Kestrel in Flight

Frequently Asked Questions

In My Backyard
 
1. What can I do to encourage kestrels to nest in my yard/area? What habitat do they need?
  Kestrels are an edge species. They look for places that have open areas (meadows, farmer's fields, etc) for hunting and on the "edge" will have trees, mostly deciduous trees. They need dead trees that have cavities in them for nesting. If there are no tree cavities available, kestrels will readily use human made nest boxes. Kestrels eat many small mammals, some small birds and many insects. Having native plants in your yard, not using pesticides/herbicides, having a water source will help attract kestrels to your yard or area.
 
2. How do I build a nest box? What do I need to know to maintain it?
  Kestrel boxes are easily made. Find the plans here. Kestrel boxes are easily maintained. Every spring, (early March in Minnesota), you should check the box inside and out. Clean out any old nesting material and replace the few inches of sawdust with new, check the attachment to the tree or post, the door, and all the wood for rot. Replace any rotted wood. You can do most of this maintenance in the fall after the kestrels are finished using it, but you will still want to do a quick check in the spring.
 
3. Why don't I see kestrels as often in the winter as I do in the spring and summer? Will they come back to the same area?
  American kestrels are migratory and most Minnesota and Wisconsin in September for the southern part of the United States, with the exception of some individuals. The males are generally the first to return in the spring. In Minnesota they are returning in March and April. Many birds, including kestrels will return to their natal area and radiate out from there.
 
4. How can I make sure that what I am seeing are kestrels?
  Become familiar with what kestrels look like and sound like. You can see and hear examples in Multimedia. Knowing what areas they like to frequent (see FAQ number 1) and what their normal behaviors are will help identify them in your area. Kestrels often are seen perched in trees or on telephone lines. They sit straight and often are seen "bobbing" their tails. When they hunt, they can hover and look like they are "floating" in the sky.
 
5. What do I need to know about making sure the kestrels stay safe in my yard?
  Even though kestrels are predators, there are many dangers for them especially in the urban world. If you have a cat, please keep it indoors. Adult kestrels may not have anything to fear from cats, however, the young in the nest box are very vulnerable. Kestrels can be affected by pesticides and herbicides (as can one of their main food sources are insects). Please take down Christmas lights in your yard after Christmas, and Halloween spider web decorations because kestrels as well as other birds can become entangled.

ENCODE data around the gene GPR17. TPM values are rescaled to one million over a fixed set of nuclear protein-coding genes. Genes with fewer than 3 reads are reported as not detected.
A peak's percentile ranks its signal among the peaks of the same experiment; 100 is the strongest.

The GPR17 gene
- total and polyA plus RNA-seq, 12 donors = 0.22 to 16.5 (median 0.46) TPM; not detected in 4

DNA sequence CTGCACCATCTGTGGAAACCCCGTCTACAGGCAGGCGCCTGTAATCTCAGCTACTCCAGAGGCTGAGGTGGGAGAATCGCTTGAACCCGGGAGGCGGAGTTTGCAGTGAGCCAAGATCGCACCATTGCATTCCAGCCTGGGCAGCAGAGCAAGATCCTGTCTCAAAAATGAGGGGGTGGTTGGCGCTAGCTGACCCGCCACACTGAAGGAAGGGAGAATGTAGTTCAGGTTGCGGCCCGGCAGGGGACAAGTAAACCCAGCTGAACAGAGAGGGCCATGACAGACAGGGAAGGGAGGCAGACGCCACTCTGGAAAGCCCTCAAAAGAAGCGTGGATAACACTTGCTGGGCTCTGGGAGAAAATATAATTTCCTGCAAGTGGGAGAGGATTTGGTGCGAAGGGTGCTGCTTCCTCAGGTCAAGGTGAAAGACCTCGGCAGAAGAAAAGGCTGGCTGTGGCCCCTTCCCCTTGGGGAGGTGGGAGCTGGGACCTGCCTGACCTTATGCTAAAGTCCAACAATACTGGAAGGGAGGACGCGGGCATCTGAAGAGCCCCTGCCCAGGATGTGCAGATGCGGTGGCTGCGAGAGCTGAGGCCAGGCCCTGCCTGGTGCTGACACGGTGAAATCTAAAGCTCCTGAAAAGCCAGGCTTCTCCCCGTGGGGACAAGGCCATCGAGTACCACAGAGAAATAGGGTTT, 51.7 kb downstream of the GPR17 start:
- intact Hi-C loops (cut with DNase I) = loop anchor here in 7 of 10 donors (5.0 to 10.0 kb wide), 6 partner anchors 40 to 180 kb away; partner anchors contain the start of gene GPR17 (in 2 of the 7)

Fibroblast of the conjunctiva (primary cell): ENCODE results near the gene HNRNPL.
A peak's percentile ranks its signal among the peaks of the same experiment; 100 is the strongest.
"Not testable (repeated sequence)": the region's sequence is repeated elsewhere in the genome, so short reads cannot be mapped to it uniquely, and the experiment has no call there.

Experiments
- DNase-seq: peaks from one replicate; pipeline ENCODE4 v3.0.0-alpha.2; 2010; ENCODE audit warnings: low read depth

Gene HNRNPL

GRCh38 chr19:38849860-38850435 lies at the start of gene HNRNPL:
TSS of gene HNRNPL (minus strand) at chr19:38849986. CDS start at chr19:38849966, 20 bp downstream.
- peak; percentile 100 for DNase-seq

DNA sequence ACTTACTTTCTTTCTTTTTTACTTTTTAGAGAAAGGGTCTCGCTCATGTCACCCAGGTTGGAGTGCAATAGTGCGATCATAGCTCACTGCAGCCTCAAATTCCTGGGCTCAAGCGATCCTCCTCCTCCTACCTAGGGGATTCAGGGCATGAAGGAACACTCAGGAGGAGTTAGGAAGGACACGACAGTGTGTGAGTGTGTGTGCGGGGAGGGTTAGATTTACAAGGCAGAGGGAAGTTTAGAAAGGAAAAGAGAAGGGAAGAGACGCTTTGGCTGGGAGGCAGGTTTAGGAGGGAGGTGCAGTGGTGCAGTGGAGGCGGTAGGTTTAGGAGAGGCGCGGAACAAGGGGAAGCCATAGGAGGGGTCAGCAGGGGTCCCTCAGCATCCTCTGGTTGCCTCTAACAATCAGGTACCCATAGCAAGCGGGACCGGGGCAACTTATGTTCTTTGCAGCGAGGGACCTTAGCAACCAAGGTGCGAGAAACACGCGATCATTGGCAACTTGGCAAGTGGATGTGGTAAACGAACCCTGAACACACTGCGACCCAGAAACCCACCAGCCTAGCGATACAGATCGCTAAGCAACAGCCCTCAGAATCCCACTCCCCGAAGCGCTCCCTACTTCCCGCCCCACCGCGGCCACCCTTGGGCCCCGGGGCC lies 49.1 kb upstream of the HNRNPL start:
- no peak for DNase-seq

6. Will kestrels eat all of the songbirds in my yard/neighborhood?
  Kestrels are mainly eating small mammals, especially mice and voles and insects. They will catch insects right out of the air, or find them on the ground. They do occasionally take small birds but it is not a large part of their diet. Domestic cats on the other hand, have a negative impact on local songbird populations.
 
7. Will the kestrels bother my cat/dog/child?
  No. Cats are better left indoors as they can harass and kill young kestrels. Children should be supervised when the kestrel boxes are monitored, otherwise they should be encouraged to watch the kestrels at a distance (so not to disturb the kestrels). Unless the dog is too close to the nest box, the kestrels will leave the dog alone. They may dive at the dog if it gets too close, but the dog is in no physical danger.
 
8. What do I do if I find an injured kestrel?
  Make sure that the kestrel is injured. If you need help in that assessment, please see our website: www.TheRaptorCenter.org or call our front desk number at 612-625-0201
 
Kestrel Biology
 
9. What do kestrels eat, and what do they feed the young?
  Kestrels eat a wide range of things. Favorites include flying and terrestrial insects and many species of mice and voles. Occasionally they will eat small birds. They will feed their young what they catch. At first, they will tear the prey item into small pieces which they feed to the young kestrels. As the kestrels grow, the pieces are larger and larger so the young birds can practice using their feet.
 
10. How many babies/chicks do they have?
  Anywhere from 3-6
 
11. What do the eggs look like, and how many do they have?
  The eggs are round, light cinnamon in color with small brown-black spots scattered on the shell. They can lay anywhere from 3-6 eggs.
 
12. What is the incubation time?
  About 28 days
 
13. When do kestrels fledge (and what does that mean) What do the young look like?
  The word fledge means that the young bird is developed enough to fly (or try to). They will start to make short flights. Kestrels fledge when they are about 30-36 days old.
 
14. How long do kestrels live?
  Many young kestrels die in their first year of life. If they make it to their first birthday, wild birds may live 8-10 years, maybe longer.
 
15. Do kestrels mate for life?
  No. However during the breeding season they are monogamous. If they are successful they may both return to the same site next year.
 
16. What do they sound like?
  They have a higher pitched fast call. It is often described as 'kek kek kek kek kek'. You can hear an example in Multimedia.
 
17. Do they have predators?
  Yes. Although they are predators themselves, being small they can be taken by larger predator birds (cooper's hawks, peregrine falcons, and larger owls), domestic cats, larger snakes, wild mammals (fox, coyote etc).
 

 

Contact Us
kestrel@umn.edu
 
The Raptor Center
1920 Fitch Avenue
St. Paul, MN   55108
raptor@umn.edu
612-624-4745